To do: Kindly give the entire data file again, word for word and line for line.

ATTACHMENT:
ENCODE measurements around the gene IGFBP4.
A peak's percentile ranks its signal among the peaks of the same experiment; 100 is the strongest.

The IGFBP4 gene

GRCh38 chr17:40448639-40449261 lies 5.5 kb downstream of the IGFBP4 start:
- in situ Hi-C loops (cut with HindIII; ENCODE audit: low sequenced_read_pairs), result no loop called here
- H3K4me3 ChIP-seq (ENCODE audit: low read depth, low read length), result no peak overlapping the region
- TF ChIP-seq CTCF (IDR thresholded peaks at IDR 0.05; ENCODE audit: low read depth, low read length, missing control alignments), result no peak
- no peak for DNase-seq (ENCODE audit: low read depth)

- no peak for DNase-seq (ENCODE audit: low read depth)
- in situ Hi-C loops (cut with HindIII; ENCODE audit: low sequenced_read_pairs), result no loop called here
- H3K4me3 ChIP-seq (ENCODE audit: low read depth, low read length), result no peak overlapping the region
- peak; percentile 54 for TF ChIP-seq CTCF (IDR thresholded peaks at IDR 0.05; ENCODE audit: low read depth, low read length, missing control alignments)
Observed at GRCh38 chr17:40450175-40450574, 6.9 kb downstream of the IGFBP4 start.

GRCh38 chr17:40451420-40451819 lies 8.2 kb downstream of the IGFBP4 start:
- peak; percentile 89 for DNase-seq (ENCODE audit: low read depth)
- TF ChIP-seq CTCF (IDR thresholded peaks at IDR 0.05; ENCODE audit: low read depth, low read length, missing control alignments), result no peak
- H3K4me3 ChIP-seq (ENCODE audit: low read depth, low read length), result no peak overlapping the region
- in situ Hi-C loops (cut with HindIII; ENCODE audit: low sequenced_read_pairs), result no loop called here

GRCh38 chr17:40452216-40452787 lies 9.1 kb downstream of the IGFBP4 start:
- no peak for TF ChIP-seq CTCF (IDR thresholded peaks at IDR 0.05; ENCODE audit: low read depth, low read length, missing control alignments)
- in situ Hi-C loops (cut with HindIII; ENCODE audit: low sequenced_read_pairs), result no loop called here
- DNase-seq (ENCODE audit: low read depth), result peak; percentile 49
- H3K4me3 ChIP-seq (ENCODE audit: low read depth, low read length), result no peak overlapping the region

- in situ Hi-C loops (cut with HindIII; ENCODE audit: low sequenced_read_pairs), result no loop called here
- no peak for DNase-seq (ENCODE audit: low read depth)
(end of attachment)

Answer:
ENCODE measurements around the gene IGFBP4.
A peak's percentile ranks its signal among the peaks of the same experiment; 100 is the strongest.

The IGFBP4 gene

GRCh38 chr17:40448639-40449261 lies 5.5 kb downstream of the IGFBP4 start:
- in situ Hi-C loops (cut with HindIII; ENCODE audit: low sequenced_read_pairs), result no loop called here
- H3K4me3 ChIP-seq (ENCODE audit: low read depth, low read length), result no peak overlapping the region
- TF ChIP-seq CTCF (IDR thresholded peaks at IDR 0.05; ENCODE audit: low read depth, low read length, missing control alignments), result no peak
- no peak for DNase-seq (ENCODE audit: low read depth)

- no peak for DNase-seq (ENCODE audit: low read depth)
- in situ Hi-C loops (cut with HindIII; ENCODE audit: low sequenced_read_pairs), result no loop called here
- H3K4me3 ChIP-seq (ENCODE audit: low read depth, low read length), result no peak overlapping the region
- peak; percentile 54 for TF ChIP-seq CTCF (IDR thresholded peaks at IDR 0.05; ENCODE audit: low read depth, low read length, missing control alignments)
Observed at GRCh38 chr17:40450175-40450574, 6.9 kb downstream of the IGFBP4 start.

GRCh38 chr17:40451420-40451819 lies 8.2 kb downstream of the IGFBP4 start:
- peak; percentile 89 for DNase-seq (ENCODE audit: low read depth)
- TF ChIP-seq CTCF (IDR thresholded peaks at IDR 0.05; ENCODE audit: low read depth, low read length, missing control alignments), result no peak
- H3K4me3 ChIP-seq (ENCODE audit: low read depth, low read length), result no peak overlapping the region
- in situ Hi-C loops (cut with HindIII; ENCODE audit: low sequenced_read_pairs), result no loop called here

GRCh38 chr17:40452216-40452787 lies 9.1 kb downstream of the IGFBP4 start:
- no peak for TF ChIP-seq CTCF (IDR thresholded peaks at IDR 0.05; ENCODE audit: low read depth, low read length, missing control alignments)
- in situ Hi-C loops (cut with HindIII; ENCODE audit: low sequenced_read_pairs), result no loop called here
- DNase-seq (ENCODE audit: low read depth), result peak; percentile 49
- H3K4me3 ChIP-seq (ENCODE audit: low read depth, low read length), result no peak overlapping the region

- in situ Hi-C loops (cut with HindIII; ENCODE audit: low sequenced_read_pairs), result no loop called here
- no peak for DNase-seq (ENCODE audit: low read depth)